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The Tale of the Two Cranachs

On 9 August 2016, a federal judge in the U.S. District Court of California summarily dismissed a lawsuit against the Norton Simon Museum brought by the heirs of a Dutch dealer, Jacques Goudstikker, to recover two sixteenth century oil paintings, entitled “Adam” and “Eve” by Lucas Cranach the Elder.[i]  Granting the Museum’s motion for summary judgment, the court held that the Museum is entitled to keep the Cranachs because the Dutch government “acquired ownership of the Cranachs” and, as a result, their subsequent transfers to George Stroganoff and then to the Museum were valid, with the Museum currently holding good legal title to them.[ii]

The near-decade long litigation was commenced by the Goudstikker heirs in May 2007, when they brought an action in California for the recovery of the Cranachs. It is considered one of the most high-profile and important claims to Nazi-looted art currently before the courts anywhere in the world. This is because the case has been restored having been twice dismissed before, and it has clarified a number of legal issues pertaining to limitation periods and proceedings brought by foreign states in the US courts. The latest decision also points to the Courts finding themselves unable to take moral grounds into account when considering disputes over Nazi-looted art.

Upon the German invasion of Western Europe by the Nazis in the spring of 1940, Jacques Goudstikker and his family were forced to flee the Netherlands. Goudstikker, a prominent Jewish art dealer, left behind his gallery at Herengracht 458, Amsterdam.  Upon their escape, in or around 1940, Nazi Reichsmarschall Herman Göring and his cohort Aloïs Miedl acquired Goudstikker’s assets, including his large stock of Old Master paintings. Miedl acquired a few paintings, while Göring acquired most of Goudstikker’s stock, including the Cranachs.

In or around 1946, the Allied Forces returned hundreds of artworks looted from the Goudstikker collection, including the Cranachs, to the Netherlands. The Cranachs, like other recovered works, were kept in the custody of the Dutch state whilst awaiting claims for restitution under the procedures established by the government after the war.  These procedures were prescribed by a series of Royal Decrees that the California court relied upon in finding in favor of the Museum.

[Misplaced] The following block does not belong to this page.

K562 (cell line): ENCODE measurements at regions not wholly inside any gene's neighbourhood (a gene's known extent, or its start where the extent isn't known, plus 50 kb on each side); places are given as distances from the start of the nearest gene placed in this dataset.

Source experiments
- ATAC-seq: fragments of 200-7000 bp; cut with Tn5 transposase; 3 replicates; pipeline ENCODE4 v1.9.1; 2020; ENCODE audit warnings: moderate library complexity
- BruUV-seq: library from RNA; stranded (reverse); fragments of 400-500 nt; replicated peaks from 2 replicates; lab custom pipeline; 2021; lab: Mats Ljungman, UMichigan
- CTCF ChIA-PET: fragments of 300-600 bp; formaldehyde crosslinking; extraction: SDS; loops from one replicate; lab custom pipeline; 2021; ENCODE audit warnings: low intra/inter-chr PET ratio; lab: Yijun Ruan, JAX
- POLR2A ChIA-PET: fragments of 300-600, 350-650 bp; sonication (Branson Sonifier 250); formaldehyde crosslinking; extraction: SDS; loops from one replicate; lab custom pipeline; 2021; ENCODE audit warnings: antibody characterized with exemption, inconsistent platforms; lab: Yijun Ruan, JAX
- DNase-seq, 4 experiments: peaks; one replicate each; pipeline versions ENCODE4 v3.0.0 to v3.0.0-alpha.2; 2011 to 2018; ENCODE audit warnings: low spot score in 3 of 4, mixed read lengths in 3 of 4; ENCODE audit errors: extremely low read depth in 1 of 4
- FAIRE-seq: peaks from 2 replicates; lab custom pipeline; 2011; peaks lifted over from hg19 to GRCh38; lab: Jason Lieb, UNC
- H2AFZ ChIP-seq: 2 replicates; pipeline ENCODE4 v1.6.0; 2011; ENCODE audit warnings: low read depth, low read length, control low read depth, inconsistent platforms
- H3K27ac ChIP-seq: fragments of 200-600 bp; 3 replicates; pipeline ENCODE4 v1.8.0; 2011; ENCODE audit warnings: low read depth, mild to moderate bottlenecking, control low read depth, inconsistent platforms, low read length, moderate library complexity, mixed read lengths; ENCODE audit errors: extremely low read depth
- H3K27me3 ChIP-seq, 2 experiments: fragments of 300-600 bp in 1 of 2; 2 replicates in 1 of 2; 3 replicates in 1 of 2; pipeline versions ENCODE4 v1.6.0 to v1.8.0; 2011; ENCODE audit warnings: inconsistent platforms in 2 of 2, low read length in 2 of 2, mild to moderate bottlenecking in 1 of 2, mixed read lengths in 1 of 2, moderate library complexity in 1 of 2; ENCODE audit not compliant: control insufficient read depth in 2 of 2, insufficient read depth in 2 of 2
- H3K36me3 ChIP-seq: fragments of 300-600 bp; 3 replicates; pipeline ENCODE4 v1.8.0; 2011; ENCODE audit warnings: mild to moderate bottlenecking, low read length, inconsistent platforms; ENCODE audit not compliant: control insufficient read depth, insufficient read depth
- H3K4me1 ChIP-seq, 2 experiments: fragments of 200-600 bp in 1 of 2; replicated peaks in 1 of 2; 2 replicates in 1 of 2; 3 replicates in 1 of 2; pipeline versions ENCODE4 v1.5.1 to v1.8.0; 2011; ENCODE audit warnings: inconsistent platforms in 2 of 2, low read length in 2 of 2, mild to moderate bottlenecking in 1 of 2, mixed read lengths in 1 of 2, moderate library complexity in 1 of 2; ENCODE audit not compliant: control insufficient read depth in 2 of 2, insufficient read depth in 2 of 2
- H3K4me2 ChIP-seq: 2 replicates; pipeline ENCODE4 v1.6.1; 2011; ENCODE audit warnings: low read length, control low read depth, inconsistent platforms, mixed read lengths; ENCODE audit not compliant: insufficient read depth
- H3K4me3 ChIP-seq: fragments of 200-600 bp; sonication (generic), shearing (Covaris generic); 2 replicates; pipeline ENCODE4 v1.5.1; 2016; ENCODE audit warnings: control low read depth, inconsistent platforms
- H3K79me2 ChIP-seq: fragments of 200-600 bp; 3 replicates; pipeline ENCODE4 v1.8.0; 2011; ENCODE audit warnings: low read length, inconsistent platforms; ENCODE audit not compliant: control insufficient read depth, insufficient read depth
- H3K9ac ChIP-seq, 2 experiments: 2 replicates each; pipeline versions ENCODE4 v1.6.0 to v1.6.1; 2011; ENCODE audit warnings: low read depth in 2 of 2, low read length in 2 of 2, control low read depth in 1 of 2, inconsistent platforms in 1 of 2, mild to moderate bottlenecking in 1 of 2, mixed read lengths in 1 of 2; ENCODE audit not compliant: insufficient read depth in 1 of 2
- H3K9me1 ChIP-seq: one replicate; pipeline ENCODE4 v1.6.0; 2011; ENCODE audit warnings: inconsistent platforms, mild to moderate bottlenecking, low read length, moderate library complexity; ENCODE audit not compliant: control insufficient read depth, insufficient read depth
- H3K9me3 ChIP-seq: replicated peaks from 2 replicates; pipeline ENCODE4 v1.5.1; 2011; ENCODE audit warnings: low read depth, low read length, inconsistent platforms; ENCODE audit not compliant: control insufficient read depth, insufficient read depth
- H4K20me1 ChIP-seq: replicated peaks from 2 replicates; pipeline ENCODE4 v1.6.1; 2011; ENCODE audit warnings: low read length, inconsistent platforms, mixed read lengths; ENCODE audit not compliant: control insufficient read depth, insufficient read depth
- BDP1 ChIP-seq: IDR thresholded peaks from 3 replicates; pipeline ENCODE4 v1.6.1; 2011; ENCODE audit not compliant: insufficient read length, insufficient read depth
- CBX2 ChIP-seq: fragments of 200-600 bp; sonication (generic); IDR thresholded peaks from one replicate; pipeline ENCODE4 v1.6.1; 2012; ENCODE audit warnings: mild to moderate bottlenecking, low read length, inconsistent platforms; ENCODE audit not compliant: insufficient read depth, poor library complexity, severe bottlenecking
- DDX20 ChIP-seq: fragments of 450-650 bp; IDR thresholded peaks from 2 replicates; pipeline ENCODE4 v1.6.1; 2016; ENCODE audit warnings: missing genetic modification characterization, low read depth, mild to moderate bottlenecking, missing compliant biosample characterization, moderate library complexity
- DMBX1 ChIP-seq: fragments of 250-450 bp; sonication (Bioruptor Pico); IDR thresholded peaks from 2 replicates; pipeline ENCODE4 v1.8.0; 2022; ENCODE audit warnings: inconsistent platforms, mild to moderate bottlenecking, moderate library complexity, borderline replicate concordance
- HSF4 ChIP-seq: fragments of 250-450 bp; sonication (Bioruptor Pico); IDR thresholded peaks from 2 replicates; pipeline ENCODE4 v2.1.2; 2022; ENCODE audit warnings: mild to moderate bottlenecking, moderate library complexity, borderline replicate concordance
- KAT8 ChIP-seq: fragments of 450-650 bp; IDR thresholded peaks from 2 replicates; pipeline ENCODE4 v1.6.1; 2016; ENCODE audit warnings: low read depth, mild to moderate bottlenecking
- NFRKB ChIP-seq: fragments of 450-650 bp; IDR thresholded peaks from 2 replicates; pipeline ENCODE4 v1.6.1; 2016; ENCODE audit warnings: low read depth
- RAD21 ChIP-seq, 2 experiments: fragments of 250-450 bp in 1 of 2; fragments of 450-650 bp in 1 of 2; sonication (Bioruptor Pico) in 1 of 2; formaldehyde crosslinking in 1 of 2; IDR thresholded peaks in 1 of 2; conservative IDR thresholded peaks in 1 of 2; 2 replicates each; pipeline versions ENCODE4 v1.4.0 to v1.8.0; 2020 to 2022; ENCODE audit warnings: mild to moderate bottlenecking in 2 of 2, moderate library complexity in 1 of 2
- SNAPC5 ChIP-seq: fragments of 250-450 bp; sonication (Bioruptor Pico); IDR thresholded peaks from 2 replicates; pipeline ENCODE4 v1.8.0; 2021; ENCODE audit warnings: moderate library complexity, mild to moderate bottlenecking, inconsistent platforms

One such decree the court relied upon was Decree E133, promulgated in 1944, pursuant to which ownership of all “enemy” property in the Netherlands automatically passed to the State to compensate it for its losses. Decree E133 permitted “‘enemy’ property owners to petition for ‘de-enemization’, so they might regain their property.”[iii]  In 1946, the heirs of Goudstikker returned to the Netherlands to seek restitution of their family assets.  After carrying out extensive negotiations, the heirs settled with the Dutch state in relation to the artworks that formed part of the Miedl sale, but did not pursue the restitution of artworks that were part of the Göring sale within the relevant deadline set by related Royal Decree E100 (which expired in 1951).  Hence, the Göring sale was never nullified and, the court found that pursuant to Decree E133, the related artworks became the property of the Dutch state.

In 1961, George Stroganoff made a claim over several paintings in the possession of the Dutch state, including the Cranachs. He claimed that the paintings belonged to his family and that they had been unlawfully confiscated by the Soviet Union.  The Dutch state and Stroganoff engaged in several years of negotiations and in 1966 reached a settlement, whereby Stroganoff agreed to waive all claims on a painting by Rembrandt in exchange for being able to purchase three paintings, including the Cranachs, from the Dutch government for a small sum.  A few years later, Stroganoff sold the Cranachs to the Museum.